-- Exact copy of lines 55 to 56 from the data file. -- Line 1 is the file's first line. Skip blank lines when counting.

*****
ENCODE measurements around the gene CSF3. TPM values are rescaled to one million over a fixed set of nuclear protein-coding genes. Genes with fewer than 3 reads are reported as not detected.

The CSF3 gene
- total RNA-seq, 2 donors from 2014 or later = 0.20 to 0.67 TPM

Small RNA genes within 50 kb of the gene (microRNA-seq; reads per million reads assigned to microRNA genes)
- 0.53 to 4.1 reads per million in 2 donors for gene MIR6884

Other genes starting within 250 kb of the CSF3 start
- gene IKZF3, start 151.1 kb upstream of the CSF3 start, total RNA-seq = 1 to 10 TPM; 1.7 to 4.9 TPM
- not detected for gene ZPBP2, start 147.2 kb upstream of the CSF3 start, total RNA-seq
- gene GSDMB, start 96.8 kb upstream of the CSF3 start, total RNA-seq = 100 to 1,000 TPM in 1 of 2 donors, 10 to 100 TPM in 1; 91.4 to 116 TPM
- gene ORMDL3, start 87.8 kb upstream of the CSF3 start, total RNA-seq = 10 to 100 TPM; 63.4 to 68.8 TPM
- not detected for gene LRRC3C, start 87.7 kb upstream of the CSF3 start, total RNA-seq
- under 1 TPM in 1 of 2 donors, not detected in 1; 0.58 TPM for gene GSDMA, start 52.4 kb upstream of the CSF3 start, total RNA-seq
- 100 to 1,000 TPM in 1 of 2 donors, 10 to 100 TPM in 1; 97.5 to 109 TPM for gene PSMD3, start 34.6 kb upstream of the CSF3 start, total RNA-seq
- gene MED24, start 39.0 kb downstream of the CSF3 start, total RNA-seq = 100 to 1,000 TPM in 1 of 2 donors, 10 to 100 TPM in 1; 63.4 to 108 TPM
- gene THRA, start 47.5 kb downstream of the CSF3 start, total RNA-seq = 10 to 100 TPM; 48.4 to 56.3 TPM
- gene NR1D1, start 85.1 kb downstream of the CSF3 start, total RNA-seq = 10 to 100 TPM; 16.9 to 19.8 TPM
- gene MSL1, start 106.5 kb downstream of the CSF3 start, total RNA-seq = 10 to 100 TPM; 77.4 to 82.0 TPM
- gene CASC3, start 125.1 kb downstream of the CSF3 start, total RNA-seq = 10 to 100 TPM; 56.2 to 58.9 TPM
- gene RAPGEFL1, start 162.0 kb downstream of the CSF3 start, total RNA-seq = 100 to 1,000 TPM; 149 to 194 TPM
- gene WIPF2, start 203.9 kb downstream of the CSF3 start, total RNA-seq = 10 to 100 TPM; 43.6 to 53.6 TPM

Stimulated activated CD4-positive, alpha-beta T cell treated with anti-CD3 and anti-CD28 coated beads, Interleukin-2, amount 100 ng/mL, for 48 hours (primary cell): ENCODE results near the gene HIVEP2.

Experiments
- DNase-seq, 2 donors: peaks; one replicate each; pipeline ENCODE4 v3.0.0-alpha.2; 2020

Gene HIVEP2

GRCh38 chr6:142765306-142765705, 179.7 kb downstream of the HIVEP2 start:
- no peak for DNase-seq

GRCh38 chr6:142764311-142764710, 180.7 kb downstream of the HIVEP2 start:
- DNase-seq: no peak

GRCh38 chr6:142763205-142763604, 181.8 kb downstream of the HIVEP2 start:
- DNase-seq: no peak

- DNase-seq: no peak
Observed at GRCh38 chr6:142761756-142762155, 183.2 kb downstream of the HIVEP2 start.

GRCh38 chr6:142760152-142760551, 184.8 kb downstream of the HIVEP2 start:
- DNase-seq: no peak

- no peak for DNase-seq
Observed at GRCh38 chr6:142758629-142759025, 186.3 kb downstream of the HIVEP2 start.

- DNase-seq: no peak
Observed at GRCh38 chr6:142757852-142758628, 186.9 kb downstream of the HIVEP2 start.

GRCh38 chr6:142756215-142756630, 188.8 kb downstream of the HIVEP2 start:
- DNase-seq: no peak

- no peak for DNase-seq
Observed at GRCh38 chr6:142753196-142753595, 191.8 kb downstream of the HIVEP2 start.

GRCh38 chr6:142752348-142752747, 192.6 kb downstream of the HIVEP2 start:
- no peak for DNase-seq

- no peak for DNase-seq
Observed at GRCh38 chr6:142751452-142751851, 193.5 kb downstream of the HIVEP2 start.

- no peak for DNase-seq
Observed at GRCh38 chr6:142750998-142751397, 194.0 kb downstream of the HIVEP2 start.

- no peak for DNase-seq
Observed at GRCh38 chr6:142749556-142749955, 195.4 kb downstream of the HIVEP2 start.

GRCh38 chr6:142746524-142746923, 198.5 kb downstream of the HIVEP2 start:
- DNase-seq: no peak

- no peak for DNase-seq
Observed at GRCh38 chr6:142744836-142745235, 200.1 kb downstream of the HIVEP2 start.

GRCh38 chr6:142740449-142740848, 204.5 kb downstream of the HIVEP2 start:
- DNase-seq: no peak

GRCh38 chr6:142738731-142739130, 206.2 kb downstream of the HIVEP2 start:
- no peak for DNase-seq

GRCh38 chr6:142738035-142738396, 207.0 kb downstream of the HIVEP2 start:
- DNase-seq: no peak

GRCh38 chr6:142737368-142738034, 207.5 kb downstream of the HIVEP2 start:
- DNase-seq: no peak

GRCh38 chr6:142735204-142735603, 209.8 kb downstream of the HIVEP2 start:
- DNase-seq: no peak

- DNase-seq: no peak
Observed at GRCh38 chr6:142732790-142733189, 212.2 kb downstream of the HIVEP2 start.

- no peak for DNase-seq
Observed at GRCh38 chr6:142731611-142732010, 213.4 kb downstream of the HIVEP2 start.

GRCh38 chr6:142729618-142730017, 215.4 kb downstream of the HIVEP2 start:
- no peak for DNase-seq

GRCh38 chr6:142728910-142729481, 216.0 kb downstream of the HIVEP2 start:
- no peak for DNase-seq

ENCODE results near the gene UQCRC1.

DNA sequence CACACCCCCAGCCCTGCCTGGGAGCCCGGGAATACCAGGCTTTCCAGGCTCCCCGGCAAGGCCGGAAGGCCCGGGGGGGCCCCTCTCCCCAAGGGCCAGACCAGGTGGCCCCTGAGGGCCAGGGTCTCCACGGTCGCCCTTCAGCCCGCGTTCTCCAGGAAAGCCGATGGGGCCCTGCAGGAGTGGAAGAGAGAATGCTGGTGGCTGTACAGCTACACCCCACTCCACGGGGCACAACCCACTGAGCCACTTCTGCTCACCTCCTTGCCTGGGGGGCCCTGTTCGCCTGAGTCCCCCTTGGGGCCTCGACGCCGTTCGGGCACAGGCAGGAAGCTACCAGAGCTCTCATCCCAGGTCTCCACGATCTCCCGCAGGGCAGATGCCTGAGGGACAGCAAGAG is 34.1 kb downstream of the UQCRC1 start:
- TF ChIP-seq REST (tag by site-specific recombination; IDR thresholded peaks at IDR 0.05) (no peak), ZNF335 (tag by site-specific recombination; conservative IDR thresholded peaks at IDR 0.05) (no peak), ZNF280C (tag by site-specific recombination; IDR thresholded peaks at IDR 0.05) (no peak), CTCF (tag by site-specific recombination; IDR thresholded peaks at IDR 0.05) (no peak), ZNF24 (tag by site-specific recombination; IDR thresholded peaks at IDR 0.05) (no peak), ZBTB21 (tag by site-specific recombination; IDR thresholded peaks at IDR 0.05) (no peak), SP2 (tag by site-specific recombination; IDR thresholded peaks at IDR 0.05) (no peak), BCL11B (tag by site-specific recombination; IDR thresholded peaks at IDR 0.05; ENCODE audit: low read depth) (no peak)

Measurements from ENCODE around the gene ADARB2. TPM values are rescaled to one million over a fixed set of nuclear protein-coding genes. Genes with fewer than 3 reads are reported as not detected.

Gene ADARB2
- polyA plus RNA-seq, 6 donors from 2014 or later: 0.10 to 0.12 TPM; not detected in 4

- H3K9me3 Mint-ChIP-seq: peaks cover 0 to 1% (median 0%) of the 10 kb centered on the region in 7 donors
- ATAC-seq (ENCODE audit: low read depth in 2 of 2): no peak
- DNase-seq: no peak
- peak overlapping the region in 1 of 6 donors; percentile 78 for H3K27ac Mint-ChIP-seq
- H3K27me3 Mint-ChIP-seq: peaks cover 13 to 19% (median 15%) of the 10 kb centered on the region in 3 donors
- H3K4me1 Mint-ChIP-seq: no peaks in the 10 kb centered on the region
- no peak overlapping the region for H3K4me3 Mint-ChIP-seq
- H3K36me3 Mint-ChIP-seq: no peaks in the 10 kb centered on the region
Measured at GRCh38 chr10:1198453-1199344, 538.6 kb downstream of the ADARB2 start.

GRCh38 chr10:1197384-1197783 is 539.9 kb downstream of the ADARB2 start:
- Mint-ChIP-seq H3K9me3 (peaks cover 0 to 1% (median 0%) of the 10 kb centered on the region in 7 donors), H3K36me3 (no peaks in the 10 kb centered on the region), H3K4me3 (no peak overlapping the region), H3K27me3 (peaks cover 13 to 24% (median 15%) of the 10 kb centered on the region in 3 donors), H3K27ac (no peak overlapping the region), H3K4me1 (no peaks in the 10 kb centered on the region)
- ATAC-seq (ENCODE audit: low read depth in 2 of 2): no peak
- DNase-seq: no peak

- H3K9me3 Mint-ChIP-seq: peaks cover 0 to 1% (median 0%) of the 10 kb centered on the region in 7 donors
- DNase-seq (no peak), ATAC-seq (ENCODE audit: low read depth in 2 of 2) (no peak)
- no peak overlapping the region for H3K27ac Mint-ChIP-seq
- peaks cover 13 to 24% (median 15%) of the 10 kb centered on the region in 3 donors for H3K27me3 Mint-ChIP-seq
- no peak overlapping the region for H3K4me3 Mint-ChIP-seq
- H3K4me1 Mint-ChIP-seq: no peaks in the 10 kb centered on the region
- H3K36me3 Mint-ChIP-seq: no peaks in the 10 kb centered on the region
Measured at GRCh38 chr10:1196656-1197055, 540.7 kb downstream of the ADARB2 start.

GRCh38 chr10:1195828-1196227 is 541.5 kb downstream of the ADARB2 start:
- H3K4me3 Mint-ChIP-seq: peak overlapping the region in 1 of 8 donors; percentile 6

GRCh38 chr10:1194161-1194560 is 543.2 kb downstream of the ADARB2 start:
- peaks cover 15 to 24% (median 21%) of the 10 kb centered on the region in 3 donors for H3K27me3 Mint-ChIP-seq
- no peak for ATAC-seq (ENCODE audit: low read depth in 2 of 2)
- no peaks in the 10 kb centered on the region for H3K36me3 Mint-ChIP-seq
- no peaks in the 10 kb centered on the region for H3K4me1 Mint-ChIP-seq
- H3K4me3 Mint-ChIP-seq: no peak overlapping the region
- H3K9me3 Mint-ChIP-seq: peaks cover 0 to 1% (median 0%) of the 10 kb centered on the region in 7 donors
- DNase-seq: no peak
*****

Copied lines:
GRCh38 chr6:142740449-142740848, 204.5 kb downstream of the HIVEP2 start:
- DNase-seq: no peak